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It’s an annual narrative that local journalists would be remiss to ignore. The U.S. News & World Report rankings of the nation’s nursing homes are a convenience to hometown news outlets, providing grist for reports on the poorest performing facilities, particularly those that have not seen a change in their rating from year to year.
Those rankings, of course, come straight from the Centers for Medicare & Medicaid Services’ Nursing Home Compare website and are based on the controversial, provider-maligned Five-Star Quality Rating System. As the fruits of this system are borne each winter to national attention, so too are its faults—to the providers who are affected, and those who remember the recent past.
First unveiled in December 2008, debate around the star rating system has cooled off from the days when advocates and observers heavily questioned its validity and subsequent influence on consumer decision making. Arguments have included whether or not a facility’s star rating actually aligns with resident satisfaction, and that it could therefore be an inaccurate representation of provider quality. It has also been said that the ratings do not clearly convey differences between a two-star to a three-star facility, a three-star to a four-star facility, and so on.
The most forceful criticism came in August 2009, when 31 state attorneys general wrote a collective letter to Health and Human Services Secretary Kathleen Sebelius requesting the Five-Star Quality Rating System be suspended and revised. Their objection: despite agreeing with the five-star criteria for evaluating nursing homes—aggregating data on quality measures, staffing ratios and survey inspection records—the individual ratings are based on fixed quotas to determine provider performance by state, “making it impossible to evaluate nursing homes across state lines.” This bell curve requires each state to have 20 percent of its facilities ranked as the poorest (one star) while 10 percent are ranked best (five stars), and the in-between 70 percent share the remaining ratings, meaning a low-ranked facility in one state could be providing superior quality to a similarly ranked home in a different state.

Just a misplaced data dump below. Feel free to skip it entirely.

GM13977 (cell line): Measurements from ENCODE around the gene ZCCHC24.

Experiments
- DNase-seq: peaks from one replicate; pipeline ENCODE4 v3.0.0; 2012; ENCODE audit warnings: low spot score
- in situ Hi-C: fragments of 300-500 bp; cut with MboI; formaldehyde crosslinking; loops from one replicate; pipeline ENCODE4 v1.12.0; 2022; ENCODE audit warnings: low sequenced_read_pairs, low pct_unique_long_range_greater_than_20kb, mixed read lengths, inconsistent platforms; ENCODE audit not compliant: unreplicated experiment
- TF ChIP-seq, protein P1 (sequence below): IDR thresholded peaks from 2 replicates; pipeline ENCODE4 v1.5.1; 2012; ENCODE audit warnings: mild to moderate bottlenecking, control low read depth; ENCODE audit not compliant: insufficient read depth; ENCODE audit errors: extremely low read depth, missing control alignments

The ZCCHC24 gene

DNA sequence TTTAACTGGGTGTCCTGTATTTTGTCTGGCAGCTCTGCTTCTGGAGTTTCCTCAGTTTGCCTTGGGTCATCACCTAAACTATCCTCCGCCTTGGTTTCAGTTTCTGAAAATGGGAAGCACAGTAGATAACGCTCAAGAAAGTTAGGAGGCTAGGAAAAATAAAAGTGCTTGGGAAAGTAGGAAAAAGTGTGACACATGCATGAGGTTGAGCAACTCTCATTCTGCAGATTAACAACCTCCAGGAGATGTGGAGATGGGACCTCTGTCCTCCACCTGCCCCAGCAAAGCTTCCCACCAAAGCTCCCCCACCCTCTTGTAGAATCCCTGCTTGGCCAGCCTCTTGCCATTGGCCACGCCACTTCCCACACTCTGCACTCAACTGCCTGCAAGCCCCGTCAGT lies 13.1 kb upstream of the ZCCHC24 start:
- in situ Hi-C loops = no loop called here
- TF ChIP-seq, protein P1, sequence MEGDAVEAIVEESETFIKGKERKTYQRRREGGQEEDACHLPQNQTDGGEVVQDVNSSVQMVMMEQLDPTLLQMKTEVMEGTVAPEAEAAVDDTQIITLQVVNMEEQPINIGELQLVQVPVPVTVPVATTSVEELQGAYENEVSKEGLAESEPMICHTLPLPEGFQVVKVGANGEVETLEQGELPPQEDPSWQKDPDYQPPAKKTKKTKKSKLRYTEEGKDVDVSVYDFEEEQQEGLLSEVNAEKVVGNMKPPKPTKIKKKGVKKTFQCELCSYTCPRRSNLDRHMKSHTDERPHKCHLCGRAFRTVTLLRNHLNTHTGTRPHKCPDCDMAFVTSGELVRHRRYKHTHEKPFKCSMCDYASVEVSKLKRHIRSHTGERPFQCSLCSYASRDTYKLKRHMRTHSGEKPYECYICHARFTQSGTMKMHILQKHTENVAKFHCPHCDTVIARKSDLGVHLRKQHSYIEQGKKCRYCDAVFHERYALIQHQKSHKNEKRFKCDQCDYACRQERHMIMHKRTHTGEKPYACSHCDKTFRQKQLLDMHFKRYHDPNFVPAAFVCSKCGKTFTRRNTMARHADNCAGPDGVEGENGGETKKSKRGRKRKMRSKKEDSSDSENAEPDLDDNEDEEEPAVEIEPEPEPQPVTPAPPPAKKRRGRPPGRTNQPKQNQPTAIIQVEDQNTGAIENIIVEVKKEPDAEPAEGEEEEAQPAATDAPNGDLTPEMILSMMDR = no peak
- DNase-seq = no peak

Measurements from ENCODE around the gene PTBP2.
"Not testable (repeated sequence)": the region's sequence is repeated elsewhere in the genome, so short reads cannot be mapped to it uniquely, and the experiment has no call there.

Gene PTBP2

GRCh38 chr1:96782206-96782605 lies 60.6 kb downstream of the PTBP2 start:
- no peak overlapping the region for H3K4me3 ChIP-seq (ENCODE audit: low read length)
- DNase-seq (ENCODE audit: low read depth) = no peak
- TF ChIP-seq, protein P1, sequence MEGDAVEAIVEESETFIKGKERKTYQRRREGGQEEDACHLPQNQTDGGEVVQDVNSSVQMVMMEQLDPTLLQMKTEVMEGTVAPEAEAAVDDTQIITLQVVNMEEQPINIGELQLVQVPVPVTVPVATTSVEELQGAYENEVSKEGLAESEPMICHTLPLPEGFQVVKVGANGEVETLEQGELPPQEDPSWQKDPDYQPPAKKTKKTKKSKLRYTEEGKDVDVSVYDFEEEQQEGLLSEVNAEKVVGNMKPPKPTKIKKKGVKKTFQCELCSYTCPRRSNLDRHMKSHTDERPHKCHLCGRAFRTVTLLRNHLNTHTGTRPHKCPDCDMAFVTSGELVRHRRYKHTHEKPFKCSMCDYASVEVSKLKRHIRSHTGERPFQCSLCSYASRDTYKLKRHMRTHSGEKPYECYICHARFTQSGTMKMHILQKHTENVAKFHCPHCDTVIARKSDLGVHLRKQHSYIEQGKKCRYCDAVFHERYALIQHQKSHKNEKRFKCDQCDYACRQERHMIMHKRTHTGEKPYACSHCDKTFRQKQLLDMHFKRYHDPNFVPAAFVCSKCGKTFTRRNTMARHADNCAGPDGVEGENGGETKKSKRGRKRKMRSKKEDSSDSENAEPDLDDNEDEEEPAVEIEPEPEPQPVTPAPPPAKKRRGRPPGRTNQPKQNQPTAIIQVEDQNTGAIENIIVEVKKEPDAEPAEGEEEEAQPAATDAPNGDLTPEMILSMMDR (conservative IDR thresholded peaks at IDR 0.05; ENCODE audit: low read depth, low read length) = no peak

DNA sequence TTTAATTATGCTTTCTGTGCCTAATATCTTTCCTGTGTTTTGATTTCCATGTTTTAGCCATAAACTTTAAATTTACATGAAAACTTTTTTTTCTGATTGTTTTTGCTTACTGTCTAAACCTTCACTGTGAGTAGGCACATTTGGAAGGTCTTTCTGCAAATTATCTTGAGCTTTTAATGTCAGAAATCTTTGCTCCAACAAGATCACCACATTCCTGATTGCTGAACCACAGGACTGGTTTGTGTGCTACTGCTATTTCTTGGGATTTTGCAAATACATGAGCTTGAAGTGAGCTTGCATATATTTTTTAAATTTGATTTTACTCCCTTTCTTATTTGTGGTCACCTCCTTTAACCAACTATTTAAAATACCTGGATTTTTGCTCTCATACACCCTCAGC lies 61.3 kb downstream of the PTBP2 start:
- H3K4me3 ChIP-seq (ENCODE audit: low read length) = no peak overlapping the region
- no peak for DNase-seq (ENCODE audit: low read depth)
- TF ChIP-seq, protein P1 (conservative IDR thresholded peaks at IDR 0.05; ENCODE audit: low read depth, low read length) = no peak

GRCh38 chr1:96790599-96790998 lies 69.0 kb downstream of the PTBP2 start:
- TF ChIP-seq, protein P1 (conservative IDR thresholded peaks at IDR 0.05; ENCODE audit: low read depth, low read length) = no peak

That following March, Sebelius, while addressing these concerns with the star rating system, was quoted as saying, “I think that’s serious criticism that needs to be looked at; the last thing we want to do is have an arbitrary bell curve just for the sake of having a system.”
Nearly two years have passed since that quote from Sebelius. Today, nursing home providers grapple with more immediate concerns, and the Five-Star Quality Rating System appears to be largely unchanged—at least for the time being. David Gifford, MD, senior vice president for Quality and Regulatory Affairs at the American Health Care Association, says an amended version of the star rating system may be implemented later this year.
“My understanding is that they’re working on revising [the star rating system] for a new version that isn’t just including the new MDS 3.0 clinical measures, but also looking at things slightly differently. So they are working on tweaking it,” Gifford says. Tweaking it how, and looking at what things differently, Gifford was not able to comment on. He did, however, provide AHCA’s stance on what changes should be included in a redraft of the system.
MEASURES, TURNOVER AND SATISFACTION
AHCA would like to see three major changes to the Five-Star Quality Rating System, Gifford says. The first change involves clinical outcome measures, which are temporarily frozen because of the switch to MDS 3.0. The MDS 3.0 quality measures are scheduled to be released April 19, 2012, on Nursing Home Compare, “but the question is then that the five-star rating really is only based on surveys and staffing ratios” at this time, Gifford says. “They should at least acknowledge that on the website in a very explicit way.”
Gifford says that there are currently no measures looking at post-acute resident care, and that CMS needs to add measures on re-hospitalization rates and percent of post-acute residents discharged home. “There’s an additional 1.7 million Medicare beneficiaries who are going to be coming through these facilities for post-acute rehab,” Gifford notes, stressing the need for measures on care for this population, “which is so important to Medicare and important to a lot of consumers to understand."